https://riseandshine.childrensnational.org/wp-content/uploads/2021/01/penicillin-bottle-and-needle-feature.png 300 400 Rise and Shine https://riseandshine.childrensnational.org/wp-content/uploads/2017/11/childrens_riseandshine_logo.jpg Rise and Shine2021-01-20 10:58:022021-01-20 11:13:52Does my child really have a penicillin allergy?
My 8 month old daughter seems to have a sensitivity to rice and vomits every time I give it to her. Our pediatrician said she might have FPIES. Can you tell me more about what this means?
FPIES, or food protein-induced enterocolitis syndrome, is a food allergy that occurs in the gastrointestinal tract and is primarily present during infancy. The most common triggers for it are cow’s milk and soy formula, although it can also be caused by solid foods.
FPIES symptoms include profuse, projectile (and typically repetitive) vomiting. There is often diarrhea that may accompany it, which may in turn lead to dehydration and/or lethargy within 1-4 hours following the food ingestion.
A FPIES diagnosis is typically based upon the history or story of what happens when your child ingests a particular food. It’s also important to note if there is improvement following the withdrawal of the suspected trigger food.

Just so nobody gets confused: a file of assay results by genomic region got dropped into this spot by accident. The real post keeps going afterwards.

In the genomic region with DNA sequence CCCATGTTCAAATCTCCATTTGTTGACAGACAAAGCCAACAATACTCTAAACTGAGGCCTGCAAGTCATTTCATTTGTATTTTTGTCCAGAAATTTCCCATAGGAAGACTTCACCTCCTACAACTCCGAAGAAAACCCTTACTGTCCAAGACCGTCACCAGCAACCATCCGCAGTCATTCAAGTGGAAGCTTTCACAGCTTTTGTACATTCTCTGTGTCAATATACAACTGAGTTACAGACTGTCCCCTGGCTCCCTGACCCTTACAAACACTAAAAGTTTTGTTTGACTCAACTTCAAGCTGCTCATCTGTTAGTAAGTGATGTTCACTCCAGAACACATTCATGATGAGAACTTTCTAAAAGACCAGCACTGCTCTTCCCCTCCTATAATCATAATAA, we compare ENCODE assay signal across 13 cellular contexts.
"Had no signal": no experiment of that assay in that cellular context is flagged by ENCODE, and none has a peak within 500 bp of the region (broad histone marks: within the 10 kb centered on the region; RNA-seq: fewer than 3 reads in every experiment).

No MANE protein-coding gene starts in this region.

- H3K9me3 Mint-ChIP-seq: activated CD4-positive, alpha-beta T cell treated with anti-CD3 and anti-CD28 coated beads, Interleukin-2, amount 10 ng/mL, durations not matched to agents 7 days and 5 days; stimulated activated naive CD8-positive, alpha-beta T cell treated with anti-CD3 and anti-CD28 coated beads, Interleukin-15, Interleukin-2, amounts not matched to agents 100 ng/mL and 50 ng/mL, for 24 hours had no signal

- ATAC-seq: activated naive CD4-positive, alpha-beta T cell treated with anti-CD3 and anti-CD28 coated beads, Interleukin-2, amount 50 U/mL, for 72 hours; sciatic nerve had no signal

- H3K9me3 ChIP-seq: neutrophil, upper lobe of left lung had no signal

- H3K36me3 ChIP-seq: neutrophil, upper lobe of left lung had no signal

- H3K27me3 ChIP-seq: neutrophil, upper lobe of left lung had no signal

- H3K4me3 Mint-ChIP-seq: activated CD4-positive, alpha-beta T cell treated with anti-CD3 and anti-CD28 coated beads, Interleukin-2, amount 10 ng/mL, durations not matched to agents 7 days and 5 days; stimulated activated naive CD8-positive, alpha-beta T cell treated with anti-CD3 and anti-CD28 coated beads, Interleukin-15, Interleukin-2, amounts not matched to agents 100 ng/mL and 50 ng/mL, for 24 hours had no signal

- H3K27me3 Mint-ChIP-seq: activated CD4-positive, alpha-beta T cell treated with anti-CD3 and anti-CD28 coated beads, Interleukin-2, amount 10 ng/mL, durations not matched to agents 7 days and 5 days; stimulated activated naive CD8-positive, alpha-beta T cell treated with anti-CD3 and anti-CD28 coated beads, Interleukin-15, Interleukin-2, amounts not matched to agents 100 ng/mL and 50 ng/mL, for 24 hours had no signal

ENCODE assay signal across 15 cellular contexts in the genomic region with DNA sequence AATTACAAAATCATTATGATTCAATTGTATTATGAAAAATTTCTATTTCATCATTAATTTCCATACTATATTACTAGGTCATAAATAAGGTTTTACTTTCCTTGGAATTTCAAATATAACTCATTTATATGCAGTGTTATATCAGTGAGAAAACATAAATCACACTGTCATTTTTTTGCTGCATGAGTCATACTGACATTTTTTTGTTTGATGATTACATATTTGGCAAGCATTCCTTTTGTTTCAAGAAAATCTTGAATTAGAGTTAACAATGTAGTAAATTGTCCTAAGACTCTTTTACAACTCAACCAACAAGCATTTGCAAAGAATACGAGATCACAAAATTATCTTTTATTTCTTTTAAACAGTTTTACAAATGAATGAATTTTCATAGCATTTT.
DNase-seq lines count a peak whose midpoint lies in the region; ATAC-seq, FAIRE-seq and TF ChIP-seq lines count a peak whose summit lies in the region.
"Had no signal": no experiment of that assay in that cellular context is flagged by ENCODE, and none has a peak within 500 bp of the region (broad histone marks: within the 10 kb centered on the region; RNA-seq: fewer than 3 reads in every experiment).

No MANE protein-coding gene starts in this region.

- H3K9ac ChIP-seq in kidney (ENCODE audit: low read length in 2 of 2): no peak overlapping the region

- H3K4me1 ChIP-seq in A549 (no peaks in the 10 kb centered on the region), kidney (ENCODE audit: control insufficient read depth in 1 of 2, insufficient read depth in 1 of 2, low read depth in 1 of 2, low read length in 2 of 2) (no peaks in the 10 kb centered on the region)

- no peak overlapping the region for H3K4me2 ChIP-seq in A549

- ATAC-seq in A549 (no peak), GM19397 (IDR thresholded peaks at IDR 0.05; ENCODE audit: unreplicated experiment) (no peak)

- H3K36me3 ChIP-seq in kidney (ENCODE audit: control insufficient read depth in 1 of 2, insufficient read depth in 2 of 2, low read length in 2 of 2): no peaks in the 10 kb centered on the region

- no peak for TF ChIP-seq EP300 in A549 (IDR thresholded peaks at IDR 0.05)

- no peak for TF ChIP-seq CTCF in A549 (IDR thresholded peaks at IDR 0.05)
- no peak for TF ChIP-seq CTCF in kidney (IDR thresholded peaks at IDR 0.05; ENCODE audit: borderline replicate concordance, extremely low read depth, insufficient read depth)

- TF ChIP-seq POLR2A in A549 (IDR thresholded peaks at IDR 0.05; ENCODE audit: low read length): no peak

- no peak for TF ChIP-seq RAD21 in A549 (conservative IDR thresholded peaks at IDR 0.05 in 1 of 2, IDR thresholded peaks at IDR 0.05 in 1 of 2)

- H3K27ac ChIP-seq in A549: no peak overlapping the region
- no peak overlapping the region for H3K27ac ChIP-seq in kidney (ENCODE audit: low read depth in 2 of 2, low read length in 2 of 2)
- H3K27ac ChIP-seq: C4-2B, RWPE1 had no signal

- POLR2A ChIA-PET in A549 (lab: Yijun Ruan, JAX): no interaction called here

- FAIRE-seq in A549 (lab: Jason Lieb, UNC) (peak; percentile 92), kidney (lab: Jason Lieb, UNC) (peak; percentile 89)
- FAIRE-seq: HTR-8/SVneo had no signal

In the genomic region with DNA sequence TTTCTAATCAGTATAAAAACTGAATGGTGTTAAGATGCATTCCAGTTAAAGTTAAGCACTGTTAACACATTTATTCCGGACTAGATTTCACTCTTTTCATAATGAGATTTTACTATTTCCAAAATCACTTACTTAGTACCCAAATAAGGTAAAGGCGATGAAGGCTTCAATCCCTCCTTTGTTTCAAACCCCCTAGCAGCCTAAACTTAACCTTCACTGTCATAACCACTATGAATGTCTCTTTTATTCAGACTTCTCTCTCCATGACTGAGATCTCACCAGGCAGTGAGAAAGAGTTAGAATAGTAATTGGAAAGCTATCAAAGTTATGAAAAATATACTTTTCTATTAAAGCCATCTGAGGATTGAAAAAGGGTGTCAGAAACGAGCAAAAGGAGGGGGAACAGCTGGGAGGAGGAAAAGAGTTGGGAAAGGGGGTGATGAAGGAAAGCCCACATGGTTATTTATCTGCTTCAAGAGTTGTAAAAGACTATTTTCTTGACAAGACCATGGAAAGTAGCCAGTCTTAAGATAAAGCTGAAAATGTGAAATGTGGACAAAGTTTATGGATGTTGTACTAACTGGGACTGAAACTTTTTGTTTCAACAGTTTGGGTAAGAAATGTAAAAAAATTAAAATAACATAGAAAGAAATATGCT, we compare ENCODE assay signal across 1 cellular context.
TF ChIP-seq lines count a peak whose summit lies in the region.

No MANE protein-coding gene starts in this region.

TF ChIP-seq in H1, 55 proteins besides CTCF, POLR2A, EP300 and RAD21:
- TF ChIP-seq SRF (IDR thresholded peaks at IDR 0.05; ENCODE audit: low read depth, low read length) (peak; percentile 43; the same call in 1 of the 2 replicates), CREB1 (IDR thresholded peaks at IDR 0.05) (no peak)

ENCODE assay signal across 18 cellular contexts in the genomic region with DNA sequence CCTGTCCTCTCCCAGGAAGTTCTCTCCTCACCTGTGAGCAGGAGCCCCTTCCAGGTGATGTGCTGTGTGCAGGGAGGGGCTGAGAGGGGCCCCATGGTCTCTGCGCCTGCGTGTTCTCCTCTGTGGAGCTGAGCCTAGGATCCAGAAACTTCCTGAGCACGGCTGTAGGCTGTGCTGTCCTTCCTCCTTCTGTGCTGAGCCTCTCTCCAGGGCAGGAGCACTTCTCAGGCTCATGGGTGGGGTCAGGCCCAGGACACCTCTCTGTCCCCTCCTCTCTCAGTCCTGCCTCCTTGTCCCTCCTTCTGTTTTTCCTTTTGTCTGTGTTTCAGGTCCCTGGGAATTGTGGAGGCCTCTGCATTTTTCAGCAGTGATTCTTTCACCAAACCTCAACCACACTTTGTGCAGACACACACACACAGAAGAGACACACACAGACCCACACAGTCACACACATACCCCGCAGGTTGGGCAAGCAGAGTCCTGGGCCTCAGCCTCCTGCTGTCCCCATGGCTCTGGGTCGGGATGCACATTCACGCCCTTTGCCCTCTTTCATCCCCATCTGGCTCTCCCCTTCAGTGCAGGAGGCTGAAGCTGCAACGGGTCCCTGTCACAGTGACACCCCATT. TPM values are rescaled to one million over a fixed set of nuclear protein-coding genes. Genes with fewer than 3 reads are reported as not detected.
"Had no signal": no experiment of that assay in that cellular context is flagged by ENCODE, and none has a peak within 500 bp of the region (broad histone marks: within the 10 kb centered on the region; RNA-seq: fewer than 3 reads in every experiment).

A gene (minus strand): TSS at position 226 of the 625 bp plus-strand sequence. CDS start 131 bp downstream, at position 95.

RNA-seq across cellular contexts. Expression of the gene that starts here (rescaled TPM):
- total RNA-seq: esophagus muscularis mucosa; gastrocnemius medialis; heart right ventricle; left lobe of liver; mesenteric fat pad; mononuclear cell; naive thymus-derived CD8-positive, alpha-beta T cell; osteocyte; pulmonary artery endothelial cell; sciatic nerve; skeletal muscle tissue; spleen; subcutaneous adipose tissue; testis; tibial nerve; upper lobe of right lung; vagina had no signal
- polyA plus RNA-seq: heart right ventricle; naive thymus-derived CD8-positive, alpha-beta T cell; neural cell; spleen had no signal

I would suggest a consultation with a pediatric allergist given your pediatrician’s suspicion for FPIES. The allergist can gather a complete history of what happens when your child ingests this particular food, and make appropriate recommendations from there. The allergist may also order further testing to help evaluate and rule out other causes. This could include blood work, stool studies, radiographic studies (i.e. x-ray or abdominal ultrasound as examples) and possibly food allergy testing depending on the presenting symptoms.